There is supposed to be a combitnation tool along with the rest of the cleaning kit in the butt of that very fine rifle!! A wrench benders tool.....how sacraligious! Send me a PM with your address and I'l fix you up right.

    Larry Gibson

  20. #40
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    Now, now, Larry, take it easy, ol' pard....

    I think all I'm losing with my little 3/8 wrench is some "style points", because I know the proper torque is calculated in inch-pounds, not "mega-reefs". The wrench I'm using is just about the same length as the issue device, so I'm probably not overdoing it. I am short one of the proper combo tools, and I forget all about it each time I go to the Big Reno Show.

    Took the M1A out again today, and I "cranked up the volume" as Felix suggested.

    It was interesting, if nothing else.

    All loads with the same 311466, 150 grains+/-, straight WW, .311", Felix lube.

    36.0 IMR 4350: 1883 av, 121 es, no reading for sd. 2.4"/10 rds/50 yards.

    37.0 4350: 1961 av, 70 es, 19 sd. 1.8"/10/50

    38.0 4350: 2057 av, 96 es, 27 sd. 1.9"/10/50

    39.0 4350: 2108 av, 60 es, 19 sd. 1.0"/8/50. This was where I took a page from Buckshot's Bible and began disregarding a new problem with these loads....first-round flyers! With this particular load, the first round was three inches away from the 1" group, and the second round was somewhat less-wild.

    40.0 4350: 2187 av, 59 es, 17 sd. 1.5"/9/50...and the first round was 2.8 inches above the group.

    41.0 4350: 2240 av, 77 es, 28 sd. 1.0"/8/50. First round was 3 inches out at 1:00, second was 2 inches out at 9:00

    Switching to IMR 4198 didn't stop the first-round problems.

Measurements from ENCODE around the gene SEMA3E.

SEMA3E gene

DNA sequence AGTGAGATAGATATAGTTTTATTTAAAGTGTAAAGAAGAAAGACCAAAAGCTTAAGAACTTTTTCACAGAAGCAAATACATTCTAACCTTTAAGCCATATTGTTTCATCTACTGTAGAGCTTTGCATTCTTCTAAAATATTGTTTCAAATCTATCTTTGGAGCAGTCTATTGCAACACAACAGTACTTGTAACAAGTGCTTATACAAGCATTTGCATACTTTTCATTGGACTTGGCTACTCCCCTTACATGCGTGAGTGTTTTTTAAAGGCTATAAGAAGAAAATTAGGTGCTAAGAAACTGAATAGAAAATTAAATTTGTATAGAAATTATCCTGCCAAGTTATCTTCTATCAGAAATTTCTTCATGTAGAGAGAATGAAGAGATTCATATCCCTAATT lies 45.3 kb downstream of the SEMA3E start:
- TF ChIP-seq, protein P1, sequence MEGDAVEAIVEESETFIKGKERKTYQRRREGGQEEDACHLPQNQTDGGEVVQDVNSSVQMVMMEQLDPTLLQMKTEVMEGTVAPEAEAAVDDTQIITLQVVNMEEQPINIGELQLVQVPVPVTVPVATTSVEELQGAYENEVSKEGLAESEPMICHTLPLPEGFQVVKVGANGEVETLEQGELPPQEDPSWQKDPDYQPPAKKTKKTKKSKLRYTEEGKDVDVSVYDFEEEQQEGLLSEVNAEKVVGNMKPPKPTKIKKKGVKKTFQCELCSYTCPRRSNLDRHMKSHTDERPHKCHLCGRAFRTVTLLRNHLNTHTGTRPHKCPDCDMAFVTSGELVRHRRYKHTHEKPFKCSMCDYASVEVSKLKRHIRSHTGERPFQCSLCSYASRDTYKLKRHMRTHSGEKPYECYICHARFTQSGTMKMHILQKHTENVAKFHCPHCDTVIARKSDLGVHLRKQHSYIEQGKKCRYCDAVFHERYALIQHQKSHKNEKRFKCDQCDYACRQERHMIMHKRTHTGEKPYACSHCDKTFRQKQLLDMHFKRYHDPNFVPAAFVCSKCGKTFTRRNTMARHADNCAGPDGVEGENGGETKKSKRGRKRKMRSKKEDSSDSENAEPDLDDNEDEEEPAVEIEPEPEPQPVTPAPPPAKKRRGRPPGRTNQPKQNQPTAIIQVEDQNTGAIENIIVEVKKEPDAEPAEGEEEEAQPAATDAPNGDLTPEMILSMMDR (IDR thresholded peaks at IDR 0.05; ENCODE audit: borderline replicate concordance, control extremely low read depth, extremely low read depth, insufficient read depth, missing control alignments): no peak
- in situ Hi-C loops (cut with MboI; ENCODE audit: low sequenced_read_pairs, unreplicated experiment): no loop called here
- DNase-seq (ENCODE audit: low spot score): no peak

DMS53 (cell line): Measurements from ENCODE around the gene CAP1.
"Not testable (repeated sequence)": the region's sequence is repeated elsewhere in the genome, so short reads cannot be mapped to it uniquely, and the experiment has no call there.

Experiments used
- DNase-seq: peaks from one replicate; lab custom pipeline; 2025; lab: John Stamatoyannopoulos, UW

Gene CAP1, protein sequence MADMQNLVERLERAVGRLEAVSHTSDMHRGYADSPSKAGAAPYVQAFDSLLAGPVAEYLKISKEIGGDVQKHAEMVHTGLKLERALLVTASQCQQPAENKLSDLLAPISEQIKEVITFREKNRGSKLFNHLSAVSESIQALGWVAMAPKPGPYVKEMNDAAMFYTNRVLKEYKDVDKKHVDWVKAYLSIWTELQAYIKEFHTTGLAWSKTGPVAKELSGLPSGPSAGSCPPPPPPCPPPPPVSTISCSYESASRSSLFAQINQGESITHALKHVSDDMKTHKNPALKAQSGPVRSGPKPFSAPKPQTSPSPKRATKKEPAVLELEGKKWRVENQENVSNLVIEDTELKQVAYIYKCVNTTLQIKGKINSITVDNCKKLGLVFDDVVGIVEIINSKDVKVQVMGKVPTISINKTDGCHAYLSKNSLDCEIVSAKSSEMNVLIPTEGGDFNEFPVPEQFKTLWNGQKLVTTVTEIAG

26.0 4198: 2067 av, 25 es, 9 sd. 1.4"/9/50, and the first one was 3 inches away at 2:00.

    27.0 4198: 2147 av, 58 es, 14 sd. 1.0"/8/50, first one 2.5" high and second round out at 4:00.

    28.0 4198: forgot to turn on the chronograph! Scattery horizontal group 2.6" wide by maybe an inch high.

    29.0 4198: 2267 av, 68 es, 21 sd. Groups opening up at this speed...2.2"/10/50, with 6 rounds in one inch.

    30.0 4198: 2341 av, 69 es, 21 sd.....I didn't have the heart to measure this one, as it was over six inches in a vertical string.

    A couple of loads with 3031...

    32.0 3031: 2168 av, 39 es, 15 sd. 3.3"/10/50......ick.

    34.0 3031: 2373 av, 73 es, no sd. 5.7"/10/50!!! Seven rounds managed to assemble in 1.5".

    And I finished the day with a pair of IMR 4064 combos.

    36.0 4064: 2364 av, 56 es, 20 sd. 4.2"/10/50, just a loose shotgun pattern with no clear tendencies. Same applies to....

    38.0 4064: 2491 av, 162 es(!), 51 sd. 5"/10/50/

    These targets were all fired from a very solid rest, and none of the bad shots were "called". The rifle functioned perfectly, as usual, and some may note that I used 4198 again, which I hadn't done since a couple of loads were short-stroking the rifle a few months back. It works just fine with four additional grains of powder, and my top load today was still seven full grains below Lyman's 311466/4198 max load.

    As the charges of the different powders were raised, it was interesting to watch the ejection pattern change as well. The lighter ones would toss the brass back over my right shoulder (I'm a lefty), and when the top loads were reached, the cases were heading out at around 2:00, which means that the port pressure was very close to what the rifle gets with service ammunition.

    I hadn't stripped the rifle for many weeks, and it seemed like a good idea to do that now, since the most-recent loads were getting well up there. If any "leading" was going to occur, it might just be there after today's shoot. NO SIREEE! The piston was well-carboned, as was the gas cylinder, but there were NO metallic deposits whatever. The action was very dirty, but the only foreign metal in that area was tiny bits of brass mixed with the usual black crud. The bore is brilliant, and I didn't bother touching it with anything.

    It took ' bout twenty minutes work, and she's ready for another thousand rounds!
    Regards from BruceB in Nevada

    "The .30'06 is never a mistake." - Colonel Townsend Whelen

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Abbreviations used in Reloading

BP Bronze Point IMR Improved Military Rifle PTD Pointed
BR Bench Rest M Magnum RN Round Nose
BT Boat Tail PL Power-Lokt SP Soft Point
C Compressed Charge PR Primer SPCL Soft Point "Core-Lokt"
HP Hollow Point PSPCL Pointed Soft Point "Core Lokt" C.O.L. Cartridge Overall Length
PSP Pointed Soft Point Spz Spitzer Point SBT Spitzer Boat Tail
LRN Lead Round Nose LWC Lead Wad Cutter LSWC Lead Semi Wad Cutter
GC Gas Check